In order to help Mr. Stinky Stallion, our Alpine buck, pay for himself this year, we decided to offer his services to approved, healthy does in the area.  After LOTS of research, I came up with a system I felt comfortable using to help prevent any disease being brought in.  One of the options we offer is what is called a “Driveway Breeding.”  Apparently, it is very popular in our area.  Essentially, an approved doe is allowed to go only as far as our driveway, in order to prevent mingling with our does or contaminating anything.  When an owner sees the doe is in standing heat, they bring the doe to our house.  She is let out of the vehicle on a leash, and once comfortable with the surroundings, I put Stallion on a leash and bring him to meet her in the driveway.  After a brief introduction, they do their thing, the owner pays up, Stallion goes back to his pen, and the doe goes home.  Everybody is happy, life is good, and nothing can go wrong.  Sounds great, right?

Then I tried it. 

Thankfully, I had a friend whose does’ background and health I already knew, and totally trusted.  She wanted to use Stallion’s services for her Alpine, and she was willing to be my experiment to learn about driveway breeding.  Well, our first attempt was a complete and miserable failure.  You can read all about it here.

We waited 3 weeks.  Since we were both convinced she had simply missed the “standing heat” stage, she began religiously watching her doe for any signs of heat.  As the time drew closer, she checked multiple times a day.  She even came and got a buck rag from me to test.  Finally, the day arrived!  There was no doubt.  The doe expressed unusual interest in the buck rag, was wagging her tail, dripping goo–you know, all the gross stuff does do to attract a guy.  She called me, loaded her up, and brought her over.  I brought out Stallion, and we waited to see if it would work this time.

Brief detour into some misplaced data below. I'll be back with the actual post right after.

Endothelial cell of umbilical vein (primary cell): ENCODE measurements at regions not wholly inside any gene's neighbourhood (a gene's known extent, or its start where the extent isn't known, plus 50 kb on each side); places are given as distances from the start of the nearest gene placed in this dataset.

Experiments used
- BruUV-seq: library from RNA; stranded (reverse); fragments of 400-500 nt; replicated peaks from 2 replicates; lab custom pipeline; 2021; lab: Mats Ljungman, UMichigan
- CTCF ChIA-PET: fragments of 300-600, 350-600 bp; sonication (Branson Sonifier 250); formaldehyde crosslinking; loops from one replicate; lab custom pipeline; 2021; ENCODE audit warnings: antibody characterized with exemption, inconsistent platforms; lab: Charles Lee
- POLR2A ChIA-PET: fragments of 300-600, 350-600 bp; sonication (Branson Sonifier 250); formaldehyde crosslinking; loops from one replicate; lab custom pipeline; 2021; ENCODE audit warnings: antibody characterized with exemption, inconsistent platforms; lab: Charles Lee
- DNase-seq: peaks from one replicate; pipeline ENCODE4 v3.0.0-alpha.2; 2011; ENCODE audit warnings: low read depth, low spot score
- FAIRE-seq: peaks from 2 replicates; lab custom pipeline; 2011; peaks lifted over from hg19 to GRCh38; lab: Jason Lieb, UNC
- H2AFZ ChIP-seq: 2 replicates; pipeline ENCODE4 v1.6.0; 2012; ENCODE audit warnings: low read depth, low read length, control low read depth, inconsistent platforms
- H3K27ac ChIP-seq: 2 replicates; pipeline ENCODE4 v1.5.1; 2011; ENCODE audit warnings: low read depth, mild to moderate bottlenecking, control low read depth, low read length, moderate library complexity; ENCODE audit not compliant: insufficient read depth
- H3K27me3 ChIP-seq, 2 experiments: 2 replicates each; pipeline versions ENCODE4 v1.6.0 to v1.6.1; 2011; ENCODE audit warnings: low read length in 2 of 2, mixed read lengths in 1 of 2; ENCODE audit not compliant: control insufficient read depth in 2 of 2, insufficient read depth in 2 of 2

First, Stallion introduced himself by immediately walking over to her hind end and sniffing.  You can see her expression, as if to say “WHOA!! What ARE you THINKING?!”  If my husband had tried to introduce himself that way, I’d have probably told him to hit the road, too.

So, Stallion realized he needed to try a new approach.  He did the courting, flirtaceous, tongue flapping (a skill he has worked hard to perfect, by the way!).  She wasn’t impressed.  Of course, once again, if my husband tried to gain my affections by flapping his tongue at me, I’d probably tell him to high-tail it!

Then, she tried the “I’ll just pin myself in a corner so he can’t mount” routine.  Poor Stallion tried and tried, but she just wouldn’t give him the time of day.  She just stood solid as a rock in that corner, leaning hard against that garage door.

Finally, she had enough of his pestering, and bolted…well, at least as far as her leash would let her.  She spent a couple of minutes running in circles. 

We decided to give up on the leashed, driveway thing and go for the more natural pen breeding again.  After they got settled, we saw signs she might actually cooperate.  You know, all the fun stuff like peeing on him, posturing herself, teasing him.  But poor Stallion…every time he got close enough to try anything, she would bolt right past him.  Such a tease!! I really felt sorry for the poor guy.  I think she was intentionally torturing him.

After about 1/2 hour, they came up with a compromise.  She was willing to stand and allow him to rub his bucky scent all over her, as long as he stayed away from the end he wanted.  This photo is him begging one last time, as she gave the “let’s just be friends” speech.

So, our second attempt at breeding an outside doe was a complete and miserable failure.  Out of curiosity, the owner decided to go for plan B.  Since she had no doubt the doe was in heat, she took him to the person she got her does from.  Suspecting perhaps she just didn’t like Stallion, she decided to try the other lady’s buck.  Still, however, the doe did not cooperate, although the other buck did get her thoroughly cornered one time, allowing him to possibly do his thing (though we won’t know if he was successful for a few weeks). 

So, I am baffled.  I am expecting around 6 other outside does before the end of breeding season, most of which want driveway breedings.  Are we doing something wrong here?  Could the doe have been in raging heat, or did we miss it again?  This doe is around 5 years old, has been bred, kidded, and milked multiple times.  I am completely puzzled!  Any ideas from you more experienced folks?